Ocean container shipping has become very expensive – in some cases triple what it was pre-pandemic. So, you don’t want to ship more containers than needed for your volume of freight. That requires smart ocean container loading.
For the purpose of this article, we’ll focus on loading of 20’ and 40’ containers. For a full list of container types and sizes, check out “container specifications” on our Resource Page.
Loading Standard Pallets
If you’re shipping from the US to Europe, you’re using the standard 48” by 40” pallet. For these, the calculation for how many pallets can fit in a container is simple: 10 pallets on the floor for a 20’ container and 20 pallets on the floor for a 40’ container. The question then is whether your type of product can be stacked and if the height of the cargo allows this. If the answer is yes, then you can fit 20 standard pallets into a 20’ container and 40 pallets in a 40’ container, assuming you don’t run up against weight limits.
If you’re using a standard European pallet (47.24” by 39.37”) they are just a bit longer and narrower than the standard US pallet, but the formula described above really doesn’t change.
Ship Heavy and Save
So we dealt with the space aspects of ocean container loading, now how about weight? The key thing to remember here is that the container weight that keeps you within legal limits on US roads is NOT the same as the maximum weight you can put in a container. Using a standard tractor/trailer, carriers can easily handle a 44,000-lb container and still stay below the DOT’s 80,000 lb weight limit. But you can load about 10,000 lbs more weight on your container and still be within the maximum gross cargo weight listed on the container door. Check out our guide on “How to Reduce Costs in Heavy Freight Shipping.”
If you ship very dense freight (e.g., water bottles, metal, knock-down furniture), where you weigh out before you cube out, here are 2 profit enhancing options to consider.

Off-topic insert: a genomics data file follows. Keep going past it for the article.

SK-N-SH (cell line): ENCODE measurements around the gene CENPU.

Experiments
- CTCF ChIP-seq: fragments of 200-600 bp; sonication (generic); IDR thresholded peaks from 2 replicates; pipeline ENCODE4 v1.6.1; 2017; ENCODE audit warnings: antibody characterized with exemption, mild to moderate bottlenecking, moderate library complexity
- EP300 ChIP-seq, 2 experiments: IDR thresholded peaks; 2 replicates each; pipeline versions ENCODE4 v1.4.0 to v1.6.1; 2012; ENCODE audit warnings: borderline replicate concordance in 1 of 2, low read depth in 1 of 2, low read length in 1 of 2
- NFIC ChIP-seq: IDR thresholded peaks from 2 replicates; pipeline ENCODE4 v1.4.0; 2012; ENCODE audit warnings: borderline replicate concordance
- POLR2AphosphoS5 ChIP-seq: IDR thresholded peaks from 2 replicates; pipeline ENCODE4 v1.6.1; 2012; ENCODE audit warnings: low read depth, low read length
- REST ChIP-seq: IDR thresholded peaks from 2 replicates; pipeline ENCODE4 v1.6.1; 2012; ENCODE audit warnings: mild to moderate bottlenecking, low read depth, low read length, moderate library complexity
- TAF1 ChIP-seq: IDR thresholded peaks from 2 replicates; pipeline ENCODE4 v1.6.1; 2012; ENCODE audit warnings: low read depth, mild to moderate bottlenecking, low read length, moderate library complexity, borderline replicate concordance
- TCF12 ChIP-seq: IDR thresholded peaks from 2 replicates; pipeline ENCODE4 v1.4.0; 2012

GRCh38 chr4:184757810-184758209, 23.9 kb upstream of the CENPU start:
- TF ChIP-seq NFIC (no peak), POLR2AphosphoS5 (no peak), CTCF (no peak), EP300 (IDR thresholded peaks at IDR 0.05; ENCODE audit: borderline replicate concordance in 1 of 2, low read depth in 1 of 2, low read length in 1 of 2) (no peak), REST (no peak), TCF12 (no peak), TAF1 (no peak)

- Maximize the weight on the container to ship (and pay for) few containers. The container cost is the same regardless of weight. Then contract with a local trucker (or have your forwarder do it) that has the permits to haul overweight loads. You’ll ship 20–25% fewer containers and cut your ocean shipping costs by the same percentage. Your specialized landside trucking will add to the cost, but that added cost is more than offset by the ocean savings, with net savings easily reaching the 6-figure mark annually for many shippers.
- Follow the same strategy as above but, instead of contracting a heavyweight trucker, have your forwarder arrange for your goods to be transloaded onto standard dry van trucks for final delivery. So your 4-container shipment might require 5 trucks for final delivery to stay within DOT weight limits. You won’t save as much as option #1, but there is still measurable savings to be had. And, frankly, many truckers these days are not handling heavy loads since they don’t want the added fuel cost and vehicle wear and tear. Given the high demand these days to haul standard size/weight containers, truckers can stay busy hauling “easy” freight.
If your challenge in ocean container loading involves odd-sized, out-of-gauge freight that does not fit a standard loading formula, as they say “there’s an app for that.” Stowage planning software can plug in all the various size boxes and pieces you have and kick out multiple stowage options for the container. I.C.E. Transport uses such software regularly to ensure you make the most efficient use of container space.
Ocean Container Loading
You may not be able to reduce what steamship lines charge you to ship a container, but through smart ocean container loading, you can maximize the volume of goods in each container and reduce total annual container count to save money. To learn more, contact I.C.E. Transport to arrange a discussion.